Health Benefits of Tea

Wikipedia: Health_effects_of_tea
Last Updated: Mar. 24, 2014
Epigallocatechin Molecular Diagram
Epigallocatechin is one of the main
antioxidants in tea.
This page discusses the health benefits of tea, from a scientific perspective. There is a lot of misinformation circulating about the health benefits of tea, much of it being put forth by tea companies or nutritional supplement companies with an interest in promoting their products.

Here, we strive to provide an impartial resource that reviews the scientific literature about tea and provides direct citations to research on the health effects of tea. While reading this page, it is important to remember that tea is primarily a beverage, not a medicine.

Here are some of the more well-established benefits of tea drinking:

It is important to recognize that these benefits are suggested, not proven, by science. Much of the evidence supporting the supposed health benefits of tea comes from animal studies or epidemiological studies (surveys of large populations). This type of evidence is much weaker than the evidence from carefully controlled studies with large sample sizes. Science also requires repeated replication of studies, and subjection of studies to scrutiny and analysis, before something can be established as "proven".
Teacup with Amber Tea and Black Tea Leaves
a Black Tea from
Harney & Sons

Are some kinds of tea healthier than others?

Yes and no. Many tea companies and health websites make claims that green tea or white tea are healthier than black tea, claiming that they have more antioxidants and less caffeine. This is not necessarily true. One study measured the antioxidant content of 77 different teas, including black, green, white, oolong, and herbal teas. The study found a huge variability in antioxidant content and caffeine content from one tea to the next, even within each category (green, black, etc.). These differences were much larger than average differences between the various categories.[3]

Among teas, green tea has received the most attention with respect to discussion of the health benefits of tea. This focus is due largely to a historical accident, which became reinforced by a supplement industry looking to profit from the surrounding hype. Japan has been the country to lead the way in terms of scientific research into the health benefits of tea, and the Japanese drink almost exclusively green tea. As such, discussion about the health benefits of green tea, which often cites studies referencing green tea, can be highly misleading. Most of these studies do not compare green tea to other types of tea, and the few studies that have been conducted have failed to come up with any strong evidence that green tea (or any type of tea) is universally healthier than other types.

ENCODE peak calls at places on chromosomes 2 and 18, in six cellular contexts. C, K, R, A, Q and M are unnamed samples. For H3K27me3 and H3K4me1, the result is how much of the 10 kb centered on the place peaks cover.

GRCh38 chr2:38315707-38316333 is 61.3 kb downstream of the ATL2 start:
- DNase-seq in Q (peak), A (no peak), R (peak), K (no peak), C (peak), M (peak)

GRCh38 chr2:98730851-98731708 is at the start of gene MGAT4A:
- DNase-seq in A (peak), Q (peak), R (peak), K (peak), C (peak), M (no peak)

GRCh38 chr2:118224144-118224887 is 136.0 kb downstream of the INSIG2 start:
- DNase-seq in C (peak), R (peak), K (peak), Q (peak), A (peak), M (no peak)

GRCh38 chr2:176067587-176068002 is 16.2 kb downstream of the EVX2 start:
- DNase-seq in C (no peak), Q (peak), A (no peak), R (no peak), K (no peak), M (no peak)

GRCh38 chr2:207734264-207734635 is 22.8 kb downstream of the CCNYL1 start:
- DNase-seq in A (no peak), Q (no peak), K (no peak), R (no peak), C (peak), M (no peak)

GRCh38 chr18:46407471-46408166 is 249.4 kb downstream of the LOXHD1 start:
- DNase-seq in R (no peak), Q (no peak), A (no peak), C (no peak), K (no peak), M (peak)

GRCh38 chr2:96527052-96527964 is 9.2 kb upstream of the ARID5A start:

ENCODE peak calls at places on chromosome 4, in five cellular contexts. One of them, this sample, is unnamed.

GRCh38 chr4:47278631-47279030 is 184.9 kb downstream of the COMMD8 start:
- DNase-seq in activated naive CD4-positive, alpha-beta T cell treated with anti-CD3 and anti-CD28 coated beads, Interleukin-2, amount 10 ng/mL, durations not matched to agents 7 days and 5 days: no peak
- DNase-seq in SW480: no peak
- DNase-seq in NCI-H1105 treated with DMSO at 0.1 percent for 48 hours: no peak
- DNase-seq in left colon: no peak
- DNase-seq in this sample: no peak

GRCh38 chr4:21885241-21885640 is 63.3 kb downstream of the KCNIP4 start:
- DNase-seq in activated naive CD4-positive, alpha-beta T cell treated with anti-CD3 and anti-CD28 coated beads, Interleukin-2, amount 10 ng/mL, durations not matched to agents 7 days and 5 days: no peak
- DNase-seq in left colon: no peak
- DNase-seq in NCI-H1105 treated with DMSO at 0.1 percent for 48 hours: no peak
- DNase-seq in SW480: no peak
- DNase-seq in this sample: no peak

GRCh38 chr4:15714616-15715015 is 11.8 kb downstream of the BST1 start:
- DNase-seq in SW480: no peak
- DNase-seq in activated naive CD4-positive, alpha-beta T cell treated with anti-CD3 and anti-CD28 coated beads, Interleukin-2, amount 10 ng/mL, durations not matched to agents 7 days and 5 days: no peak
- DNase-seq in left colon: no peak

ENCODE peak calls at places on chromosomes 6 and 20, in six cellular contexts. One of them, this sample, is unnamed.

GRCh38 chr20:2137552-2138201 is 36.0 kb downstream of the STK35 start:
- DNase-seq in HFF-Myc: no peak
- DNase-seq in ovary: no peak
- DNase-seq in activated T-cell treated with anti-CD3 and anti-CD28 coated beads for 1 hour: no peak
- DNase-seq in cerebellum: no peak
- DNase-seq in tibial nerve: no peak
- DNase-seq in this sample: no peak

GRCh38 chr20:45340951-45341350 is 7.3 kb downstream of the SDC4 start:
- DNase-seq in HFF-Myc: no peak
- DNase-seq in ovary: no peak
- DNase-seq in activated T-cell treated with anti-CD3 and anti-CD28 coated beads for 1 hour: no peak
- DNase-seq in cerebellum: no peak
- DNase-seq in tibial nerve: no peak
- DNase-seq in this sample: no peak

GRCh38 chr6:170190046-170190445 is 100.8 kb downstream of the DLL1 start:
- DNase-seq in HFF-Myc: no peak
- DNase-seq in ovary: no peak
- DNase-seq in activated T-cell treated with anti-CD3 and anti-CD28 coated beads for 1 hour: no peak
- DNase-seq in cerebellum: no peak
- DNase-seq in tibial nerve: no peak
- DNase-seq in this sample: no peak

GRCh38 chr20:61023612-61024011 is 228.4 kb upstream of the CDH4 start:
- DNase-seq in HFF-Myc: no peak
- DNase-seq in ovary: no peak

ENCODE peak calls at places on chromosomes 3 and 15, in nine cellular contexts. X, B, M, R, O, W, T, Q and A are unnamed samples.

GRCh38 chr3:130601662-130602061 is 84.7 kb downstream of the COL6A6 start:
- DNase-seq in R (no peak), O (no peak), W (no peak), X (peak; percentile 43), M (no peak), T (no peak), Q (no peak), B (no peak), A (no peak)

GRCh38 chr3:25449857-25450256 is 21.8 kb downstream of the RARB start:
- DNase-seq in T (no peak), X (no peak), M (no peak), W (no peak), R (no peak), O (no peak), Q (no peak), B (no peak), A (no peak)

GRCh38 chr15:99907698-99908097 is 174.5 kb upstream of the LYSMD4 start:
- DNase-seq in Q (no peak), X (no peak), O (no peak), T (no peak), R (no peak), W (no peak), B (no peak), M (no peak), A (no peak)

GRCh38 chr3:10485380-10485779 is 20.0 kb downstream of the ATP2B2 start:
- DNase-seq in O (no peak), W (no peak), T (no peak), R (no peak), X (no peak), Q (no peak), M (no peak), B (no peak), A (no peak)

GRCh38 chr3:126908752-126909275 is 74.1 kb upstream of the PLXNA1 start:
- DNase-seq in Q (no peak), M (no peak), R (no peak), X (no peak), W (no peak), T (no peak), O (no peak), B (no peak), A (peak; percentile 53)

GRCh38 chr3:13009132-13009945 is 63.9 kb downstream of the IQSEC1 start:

Health risks and drawbacks associated with tea

Too much of a good thing is often not good for you, and tea is no exception. Tea contains caffeine, which in excess can contribute to a number of health problems, including anxiety and insomnia.

Tea can also inhibit iron absorption. The effects of tea on iron absorption are complex, but both tea and various herbal teas can inhibit the absorption of non-haem iron sources (plant sources—animal sources of iron are unaffected).[4] This effect is strongest when the tea is consumed together with a meal containing plant sources of iron.

Health benefits of herbal teas

Herbal teas are not made from the tea plant and their health benefits are best considered separately from that of true tea. However, RateTea has compiled a lot of health-related information on the pages for individual herbal teas, such as chamomile, lemongrass, mint, rooibos, and tulsi or holy basil. Like tea, many herbal teas are rich in antioxidants. However, many herbs have other benefits and, in some cases, health risks.


1. Mikio Nakayama et al. Antiviral effect of catechins in green tea on influenza virus, Antiviral Research, Vol. 68, No. 2, Nov. 2005, pp. 66-74.

2. The effects of tea on psychophysiological stress responsivity and post-stress recovery: a randomised double-blind trial , Psychopharmacology, Vol. 190, No. 1, Jan. 2007.

3. M. Friedman et. al. Distribution of catechins, theaflavins, caffeine, and theobromine in 77 teas consumed in the United States, Journal of food science, 2005 Nov-Dec, v. 70, no. 9, p. C550-C559.

4. Richard F. Hurrell et. al., Inhibition of non-haem iron absorption in man by polyphenolic-containing beverages, British Journal of Nutrition (1999), Vol. 81, pp. 289-295.

Further Reading:

U. Maryland's Reference on Uses of Green Tea in Complementary Medicine - Well-referenced with numerous citations to recent scientific studies.

Linus Pauling Institute's Page on Tea - Comprehensive and well-referenced summary of the health effects of tea.

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